Joyce Davidson

A high school English teacher is not making much progress with a
remedial English class and is particularly concerned about an
extremely shy student.

Joyce Davidson gazed unhappily at the folder of papers on the table in front
of her and then raised her head to scan the study hall she was monitoring.
Students were whispering quietly or working. Joyce knew that she should
concentrate on grading the papers she had brought, but the next period
was her ninth-period remedial English class, and she often used this study
hall just to regroup mentally and try to find the reserves of energy she would
need to manage the class. “This just wasn’t such a problem last year,” Joyce
thought ruefully. “Maybe Beth’s lack of participation is getting to me.”

This was Joyce’s second year teaching in the English department at
Littleton High School. Joyce enjoyed her job partly because it was demanding,
but dealing with this particular English class for ninth-and tenth-
graders was a special challenge. The class was loud and boisterous and tough
to control, except for one quiet little girl. Beth Martin had been in the
same class with Joyce last year, as had six others of her thirteen students,
but this year the child seemed increasingly withdrawn and indifferent. Joyce
herself was an outgoing, gregarious person, and a withdrawn child caused
her concern.

“Well, for one thing,” Joyce thought, “last year I had this class first
period. Ninth period is the worst time of day for everyone.” It wasn’t so
much that Beth was tired or difficult at the end of the day; it was that the
rest of the class was so much louder and intimidating. “At 7:45 in the
morning they’ve hardly woken up,” Joyce thought with a smile.

Beth was a short blond girl of 16. She had a slow gait and a timid
manner; she entered the classroom every afternoon with her books held
tight to her chest as if it were the first day of class. All the students in Joyce’s
class were reading well below grade level, but Beth seemed to have the most
difficulty. Most of the rest of the class exhibited more behavior problems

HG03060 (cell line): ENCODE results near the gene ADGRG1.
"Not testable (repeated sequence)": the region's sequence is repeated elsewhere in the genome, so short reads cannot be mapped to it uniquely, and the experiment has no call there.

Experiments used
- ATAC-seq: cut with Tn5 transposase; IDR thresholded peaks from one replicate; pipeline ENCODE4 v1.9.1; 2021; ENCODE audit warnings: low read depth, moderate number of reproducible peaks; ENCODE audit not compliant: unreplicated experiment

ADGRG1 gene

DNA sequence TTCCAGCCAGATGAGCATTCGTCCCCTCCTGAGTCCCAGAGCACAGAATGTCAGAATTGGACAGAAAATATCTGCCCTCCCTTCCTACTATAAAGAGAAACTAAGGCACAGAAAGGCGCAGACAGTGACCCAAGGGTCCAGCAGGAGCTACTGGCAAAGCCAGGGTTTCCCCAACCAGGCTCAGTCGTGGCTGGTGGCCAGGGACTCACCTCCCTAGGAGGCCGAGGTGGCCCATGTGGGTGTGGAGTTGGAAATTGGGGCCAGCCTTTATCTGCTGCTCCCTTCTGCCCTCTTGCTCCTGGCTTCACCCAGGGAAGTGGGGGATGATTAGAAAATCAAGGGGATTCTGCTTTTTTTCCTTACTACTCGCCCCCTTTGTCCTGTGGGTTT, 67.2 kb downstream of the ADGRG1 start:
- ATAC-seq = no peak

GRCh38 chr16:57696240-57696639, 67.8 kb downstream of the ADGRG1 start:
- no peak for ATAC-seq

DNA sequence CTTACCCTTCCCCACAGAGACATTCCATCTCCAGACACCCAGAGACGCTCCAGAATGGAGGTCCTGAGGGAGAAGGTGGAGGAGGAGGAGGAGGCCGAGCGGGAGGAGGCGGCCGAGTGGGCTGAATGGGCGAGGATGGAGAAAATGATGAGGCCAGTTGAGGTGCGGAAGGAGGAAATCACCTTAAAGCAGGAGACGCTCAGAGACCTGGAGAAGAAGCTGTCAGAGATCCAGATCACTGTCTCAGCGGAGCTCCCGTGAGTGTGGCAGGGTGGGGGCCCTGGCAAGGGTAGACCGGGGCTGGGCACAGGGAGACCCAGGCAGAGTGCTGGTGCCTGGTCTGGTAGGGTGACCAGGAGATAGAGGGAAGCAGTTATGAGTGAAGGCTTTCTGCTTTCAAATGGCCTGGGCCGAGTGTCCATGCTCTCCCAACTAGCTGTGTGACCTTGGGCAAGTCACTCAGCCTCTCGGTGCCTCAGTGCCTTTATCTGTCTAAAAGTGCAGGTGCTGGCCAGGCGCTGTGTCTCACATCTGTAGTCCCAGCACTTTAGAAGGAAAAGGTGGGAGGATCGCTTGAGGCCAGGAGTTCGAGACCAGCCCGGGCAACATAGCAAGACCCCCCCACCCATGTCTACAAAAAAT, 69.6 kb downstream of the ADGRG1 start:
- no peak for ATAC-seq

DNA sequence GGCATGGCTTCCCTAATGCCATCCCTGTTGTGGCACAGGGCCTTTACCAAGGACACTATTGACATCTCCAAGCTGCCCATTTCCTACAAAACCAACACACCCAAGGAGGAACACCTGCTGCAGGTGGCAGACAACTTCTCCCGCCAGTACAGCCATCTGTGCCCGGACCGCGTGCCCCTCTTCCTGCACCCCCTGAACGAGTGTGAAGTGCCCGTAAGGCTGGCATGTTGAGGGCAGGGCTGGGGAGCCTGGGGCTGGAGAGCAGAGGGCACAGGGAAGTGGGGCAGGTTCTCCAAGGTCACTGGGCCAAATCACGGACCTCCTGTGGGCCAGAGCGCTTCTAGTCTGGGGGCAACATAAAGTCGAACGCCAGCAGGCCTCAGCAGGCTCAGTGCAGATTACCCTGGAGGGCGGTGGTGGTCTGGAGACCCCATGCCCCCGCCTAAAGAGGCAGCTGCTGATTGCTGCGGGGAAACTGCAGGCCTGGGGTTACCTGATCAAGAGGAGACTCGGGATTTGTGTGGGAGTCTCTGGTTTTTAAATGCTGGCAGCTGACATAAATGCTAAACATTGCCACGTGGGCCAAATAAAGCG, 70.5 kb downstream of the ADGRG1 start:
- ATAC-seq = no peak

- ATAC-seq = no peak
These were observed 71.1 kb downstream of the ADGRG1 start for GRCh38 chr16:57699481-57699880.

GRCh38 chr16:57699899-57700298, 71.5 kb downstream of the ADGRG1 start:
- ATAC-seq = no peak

than academic ones. Beth’s file reported a slight speech delay, which Joyce
thought was a considerable understatement, since Beth almost never spoke
in Joyce’s class. Beth was not an independent thinker and worked best on
worksheets or with rote material. Her reading grade level was about 4.5,
and her written work matched her reading level.

Joyce thought that Beth was immature in her outside activities as well
and that this contributed to her isolation. Beth seemed to be overprotected
by her parents. Joyce’s mental image of Beth being picked up at the bus
stop by her mother, going home, having a snack, and watching cartoons
crystalized for her the challenge of getting this 16-year-old girl to interact
with a class full of loud and rambunctious teenagers in order to learn.

Last year, Joyce had wondered whether assignment to a special education
class might serve Beth better than the remedial track she was now in. She
had inquired about Beth’s placement and learned that Beth had been
evaluated in middle school and that the test results indicated that she was
not eligible for special services. Joyce agreed in principle with the concept
of regular classroom instruction whenever possible, and she had vowed to
make Beth’s time in her class productive.

There were four levels of classes in most academic subjects at Littleton
High, which the administration tried not to refer to as “tracks.” Joyce’s
ninth-period English class was a remedial class. Most of the students in it
were in remedial classes all day except for art, music, and gym, which were
not grouped by ability. Joyce’s class this year was also larger than the one
in which Beth had been placed last year: Last year Joyce had had only ten
students in the sophomore remedial English class. She knew that had been
a real luxury; in fact, she was lucky to have only thirteen students this year.
The class was made up of eleven boys and two girls; the other girl was as
flamboyant and aggressive as Beth was reserved. Angela was Peruvian and,
at 17, was one of the oldest students in the class. She had confided to Joyce
that when she first arrived in the United States four years ago, she had been
as quiet and shy as Beth, a claim Joyce thought preposterous. Angela was
Beth’s antithesis.

Littleton High School
Class: Tenth-Grade English
Teacher: Joyce Davidson

End of Ninth Grade Total Reading Test Scores

MAT scores*
Antiero, Angela
Ayagari, Mahon-Rao
Booth, David
Bowen, Harold
Diaz, Ernesto
Espitia, Luis
Fernandez, Carlos
Lawson, Jesse
Martin, Beth
Maxwell, Leon
Sanchez, Pedro
Washington, Tyrone
Wilson, Anton










* Metropolitan Achievement Test scores, reported in percentiles.
† Stanine scores; 1 4 low, 5 4 average, 9 4 high.
‡ Grade-equivalent scores; 6.7 means seventh month of sixth grade.